Organisers of the Nutrien Classic in Tamworth had high hopes for the sale's success but nobody was prepared for the final record breaking result that occurred this week.
Potential buyers had spent much of the year out of the campdraft ring due to COVID-19 and they weren't afraid to splash a little extra cash to secure a proven champion or future up-and-comer.
By the end of the third day the sale had already grossed more than the four days in 2020 combined ($7,654,500) with $8,134,300 exchanged up to Saturday.
While prices didn't reach the heights of 2019 when a filly sold for a record breaking $230,000, it was the average price for the entire offering of horses from across the country that was most pleasing.
Also read: Dr Who wins $100,000 in Classic campdraft
At the conclusion of the sale 486 of 526 lots were sold for an overall record average of $21,529 ($15,968 in 2020) and $10,463,300 gross.
Individually stallions averaged $37,554, mares averaged $24,382 and geldings averaged $16,525.
The top price of $170,000 was reached early on the first day of the offering and couldn't be beaten.
Cheshire Cat offered by Queensland's Emily Poole and prepared by fellow Queenslander Leah Read sold to the Jones family, Katherine, Northern Territory.
The 15 hand, eight-year-old mare was by renowned American Quarter horse, Metallic Cat, who has sired some four million dollars worth of earnings, and was out of Westspinster Abie.
That price tag became the second highest mare price in 14 years of sales, and the highest ever open aged mare price.
It was one of many highlights for Ms Read of Mundubbera who prepared nine horses for the sale, five of them from the Poole family, with all selling to average $48,000 for a gross of $416,000.
The 25-year-old is fast becoming one of the industry's best horsewoman and now trains 15 to 25 horses at any time.
Her phone had been running hot since the sale success, which was her fifth year presenting horses through Leah Read Performances Horses.
"I had a dream to sell one million dollars worth of horses at this sale," she said.
"Over the last four years before now I'd sold over $350,000 and then $416,000 this year so by the sixth year we might have made that million.
"I've had clients for the last 10 yeas that have kept horses with us right through and new people coming along with the exposure we are getting now.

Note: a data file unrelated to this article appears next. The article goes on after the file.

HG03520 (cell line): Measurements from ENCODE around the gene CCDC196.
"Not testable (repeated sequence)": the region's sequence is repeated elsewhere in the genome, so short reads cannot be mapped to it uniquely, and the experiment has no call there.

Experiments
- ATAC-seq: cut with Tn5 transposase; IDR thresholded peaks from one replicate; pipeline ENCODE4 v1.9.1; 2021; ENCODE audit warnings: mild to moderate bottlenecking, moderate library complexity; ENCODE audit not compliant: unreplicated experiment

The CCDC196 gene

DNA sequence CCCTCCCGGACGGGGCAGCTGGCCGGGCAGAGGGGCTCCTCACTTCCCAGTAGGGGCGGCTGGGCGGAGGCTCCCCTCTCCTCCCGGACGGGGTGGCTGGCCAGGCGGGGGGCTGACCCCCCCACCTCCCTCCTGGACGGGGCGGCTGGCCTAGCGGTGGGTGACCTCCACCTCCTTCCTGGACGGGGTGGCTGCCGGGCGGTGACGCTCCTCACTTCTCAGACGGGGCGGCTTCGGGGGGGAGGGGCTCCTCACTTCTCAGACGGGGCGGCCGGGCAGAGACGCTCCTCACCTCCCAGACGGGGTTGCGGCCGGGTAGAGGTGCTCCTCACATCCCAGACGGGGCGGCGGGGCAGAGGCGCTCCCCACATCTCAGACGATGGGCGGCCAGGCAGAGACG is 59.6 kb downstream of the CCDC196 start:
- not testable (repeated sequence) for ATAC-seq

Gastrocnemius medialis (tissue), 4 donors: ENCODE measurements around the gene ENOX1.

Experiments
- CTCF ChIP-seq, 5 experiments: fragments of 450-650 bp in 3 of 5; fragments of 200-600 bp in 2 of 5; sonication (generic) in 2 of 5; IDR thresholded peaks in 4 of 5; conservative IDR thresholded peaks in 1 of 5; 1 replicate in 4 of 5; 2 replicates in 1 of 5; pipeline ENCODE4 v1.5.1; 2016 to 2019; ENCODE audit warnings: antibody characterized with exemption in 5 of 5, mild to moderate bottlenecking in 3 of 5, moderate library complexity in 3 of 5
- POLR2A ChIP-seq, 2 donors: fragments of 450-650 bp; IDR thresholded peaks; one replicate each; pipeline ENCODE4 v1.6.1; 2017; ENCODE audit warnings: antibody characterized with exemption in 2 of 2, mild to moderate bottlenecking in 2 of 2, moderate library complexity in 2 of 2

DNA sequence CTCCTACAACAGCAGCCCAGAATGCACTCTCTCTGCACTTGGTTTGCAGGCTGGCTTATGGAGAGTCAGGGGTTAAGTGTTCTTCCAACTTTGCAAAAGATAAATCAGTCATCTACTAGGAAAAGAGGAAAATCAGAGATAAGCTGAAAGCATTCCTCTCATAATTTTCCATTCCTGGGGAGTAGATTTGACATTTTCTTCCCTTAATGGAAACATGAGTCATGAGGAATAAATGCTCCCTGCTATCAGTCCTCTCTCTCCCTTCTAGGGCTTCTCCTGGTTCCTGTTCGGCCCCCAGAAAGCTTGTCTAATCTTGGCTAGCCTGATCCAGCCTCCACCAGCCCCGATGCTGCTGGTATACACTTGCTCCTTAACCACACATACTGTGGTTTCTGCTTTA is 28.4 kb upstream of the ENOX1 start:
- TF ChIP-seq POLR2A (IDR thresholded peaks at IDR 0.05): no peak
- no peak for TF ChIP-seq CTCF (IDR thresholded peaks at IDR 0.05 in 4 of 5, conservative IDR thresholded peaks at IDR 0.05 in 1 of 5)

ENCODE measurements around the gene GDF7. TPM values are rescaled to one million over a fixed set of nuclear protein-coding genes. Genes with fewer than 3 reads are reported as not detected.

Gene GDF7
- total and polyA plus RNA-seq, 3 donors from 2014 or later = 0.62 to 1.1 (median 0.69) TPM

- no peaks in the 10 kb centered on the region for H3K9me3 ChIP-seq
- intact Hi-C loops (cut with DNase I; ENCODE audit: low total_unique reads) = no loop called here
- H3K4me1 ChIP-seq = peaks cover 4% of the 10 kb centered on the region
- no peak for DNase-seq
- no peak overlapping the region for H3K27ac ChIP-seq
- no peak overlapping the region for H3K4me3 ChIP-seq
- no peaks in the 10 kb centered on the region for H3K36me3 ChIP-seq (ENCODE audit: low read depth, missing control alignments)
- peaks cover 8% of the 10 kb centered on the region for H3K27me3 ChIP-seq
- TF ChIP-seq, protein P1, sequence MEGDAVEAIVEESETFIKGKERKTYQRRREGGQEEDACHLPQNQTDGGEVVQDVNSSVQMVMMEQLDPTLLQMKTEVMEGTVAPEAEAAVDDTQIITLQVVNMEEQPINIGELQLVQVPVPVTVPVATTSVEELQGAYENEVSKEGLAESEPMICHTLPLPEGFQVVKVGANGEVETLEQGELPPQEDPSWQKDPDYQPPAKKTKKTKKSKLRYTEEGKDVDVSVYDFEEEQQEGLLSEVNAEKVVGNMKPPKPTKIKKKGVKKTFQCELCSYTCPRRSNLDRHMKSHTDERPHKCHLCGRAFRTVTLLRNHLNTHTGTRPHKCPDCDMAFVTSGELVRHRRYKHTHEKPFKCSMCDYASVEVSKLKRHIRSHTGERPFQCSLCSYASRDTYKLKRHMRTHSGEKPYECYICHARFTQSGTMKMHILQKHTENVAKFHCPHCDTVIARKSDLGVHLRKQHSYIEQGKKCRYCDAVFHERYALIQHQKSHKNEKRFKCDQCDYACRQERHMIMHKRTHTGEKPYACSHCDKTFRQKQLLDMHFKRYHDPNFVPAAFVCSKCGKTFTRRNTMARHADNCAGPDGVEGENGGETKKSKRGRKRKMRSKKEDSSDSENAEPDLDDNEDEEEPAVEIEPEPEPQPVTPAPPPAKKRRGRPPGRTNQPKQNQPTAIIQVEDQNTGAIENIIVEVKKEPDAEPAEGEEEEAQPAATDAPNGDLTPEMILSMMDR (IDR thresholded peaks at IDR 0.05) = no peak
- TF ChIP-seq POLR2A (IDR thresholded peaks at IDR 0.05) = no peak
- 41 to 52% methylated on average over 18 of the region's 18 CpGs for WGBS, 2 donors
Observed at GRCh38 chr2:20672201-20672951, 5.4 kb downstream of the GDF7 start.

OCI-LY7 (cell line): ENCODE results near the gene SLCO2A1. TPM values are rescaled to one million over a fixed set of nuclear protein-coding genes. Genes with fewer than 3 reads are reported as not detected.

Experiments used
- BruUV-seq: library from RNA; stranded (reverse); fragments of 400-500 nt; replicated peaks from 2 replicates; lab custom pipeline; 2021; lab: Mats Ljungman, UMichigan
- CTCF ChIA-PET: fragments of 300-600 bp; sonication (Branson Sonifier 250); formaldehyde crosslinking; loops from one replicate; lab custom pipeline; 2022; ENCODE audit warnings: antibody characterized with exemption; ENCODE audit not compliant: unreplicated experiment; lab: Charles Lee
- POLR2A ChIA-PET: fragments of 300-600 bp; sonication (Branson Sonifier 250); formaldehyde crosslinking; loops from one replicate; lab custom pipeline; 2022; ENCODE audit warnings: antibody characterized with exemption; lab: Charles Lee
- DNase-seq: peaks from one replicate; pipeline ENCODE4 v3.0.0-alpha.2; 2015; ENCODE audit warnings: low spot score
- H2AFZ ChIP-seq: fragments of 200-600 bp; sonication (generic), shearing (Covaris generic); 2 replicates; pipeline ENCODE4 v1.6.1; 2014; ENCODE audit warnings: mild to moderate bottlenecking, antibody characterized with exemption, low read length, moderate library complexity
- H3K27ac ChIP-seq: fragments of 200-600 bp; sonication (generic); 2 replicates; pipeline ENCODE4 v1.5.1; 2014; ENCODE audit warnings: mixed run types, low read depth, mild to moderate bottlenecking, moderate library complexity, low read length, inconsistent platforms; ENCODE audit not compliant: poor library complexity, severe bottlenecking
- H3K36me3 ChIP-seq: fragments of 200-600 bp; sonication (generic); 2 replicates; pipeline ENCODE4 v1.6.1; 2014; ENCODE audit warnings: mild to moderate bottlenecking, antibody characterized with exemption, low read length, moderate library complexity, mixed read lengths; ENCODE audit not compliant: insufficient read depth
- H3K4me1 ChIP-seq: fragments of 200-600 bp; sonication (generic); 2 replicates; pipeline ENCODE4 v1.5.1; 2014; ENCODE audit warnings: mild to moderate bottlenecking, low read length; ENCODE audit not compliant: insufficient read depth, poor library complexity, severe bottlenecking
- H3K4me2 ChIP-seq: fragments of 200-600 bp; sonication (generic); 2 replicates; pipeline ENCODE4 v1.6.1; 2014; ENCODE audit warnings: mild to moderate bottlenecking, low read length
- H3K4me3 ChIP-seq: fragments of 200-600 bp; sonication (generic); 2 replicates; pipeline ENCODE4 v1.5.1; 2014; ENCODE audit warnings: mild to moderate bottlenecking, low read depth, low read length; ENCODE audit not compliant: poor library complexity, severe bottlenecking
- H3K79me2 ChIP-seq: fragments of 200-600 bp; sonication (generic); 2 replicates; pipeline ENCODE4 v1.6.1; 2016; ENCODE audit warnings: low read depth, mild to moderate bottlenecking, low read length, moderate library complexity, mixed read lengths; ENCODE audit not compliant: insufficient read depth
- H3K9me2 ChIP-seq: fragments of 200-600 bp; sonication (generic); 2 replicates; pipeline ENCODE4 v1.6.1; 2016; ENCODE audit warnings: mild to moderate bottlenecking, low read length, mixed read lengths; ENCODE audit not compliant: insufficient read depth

"It's really become a fashion and it's become something I see every year people bringing horses back that are getting better and better trained and we just hope to keep up with everyone else that is doing it."
With the cancellation of so many events last year, Ms Read moved to Rocking P Performance Horses at Haigslea in Queensland from July and began a full sale preparation with Cheshire Cat in the last eight weeks.
"It (the success) comes down to everything," she said.
"We have got an amazing team at Rocking P from Lil and Maddie who help us with the horses right through to having the good facilities, the right farriers, teeth, everything for them and then just prepare the horses to the best of their ability.
"I've always just loved horses and I got the opportunity to work with Ken (May) and Anita (Martin) and then from there just grew a love of the sport and the industry and I don't know how to do anything else."
The mare left Tamworth on Saturday bound for her new home in the north where it is understood she will feature in an embryo program.
Speaking on behalf of his 24-year-old daughter Emily, Paul Poole said they always knew the cutting-trained mare was pretty special but decided to put her on the open market to see her worth.
"Emily is a realist and we had no expectations of the mare," he said.
"We hadn't talked a figure for the mare but I was confident that the mare would make the money we thought she was worth and I put her on the market at $135,000, I think Barto (Mark Barton) asked me and I said I'm happy with that and it went from there."
The cutting and campdrafting industry is no longer a hobby and he said the auction was a credit to the agents who continued to grow and improve the concept.
"What has happened in the last couple of years here is where the industry needs to be," Mr Poole said.
"It's good to see that people realise the value.
"The competitiveness of all the equine disciplines that we are in the cutting, the campdrafting and the challenge has got so high that people realise they have got to buy good horses so if we can produce good horses there will always be a market."
The Poole family also held the top gelding price when Joshua Poole sold Hezza Metallic Cat for $65,000 to KPH Performance Horses, Tamworth.
The Pooles will offer a half sister to the top price mare at next year's sale.
Fetching $125,000, Marilyn McCulloch's Hoaths Peter was purchased by RP and HP Partnership from Tansey, Queensland which became the highest ever priced open aged stallion.
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The story Horse enthusiasts exchange $10.4m at Nutrien Classic first appeared on The Land.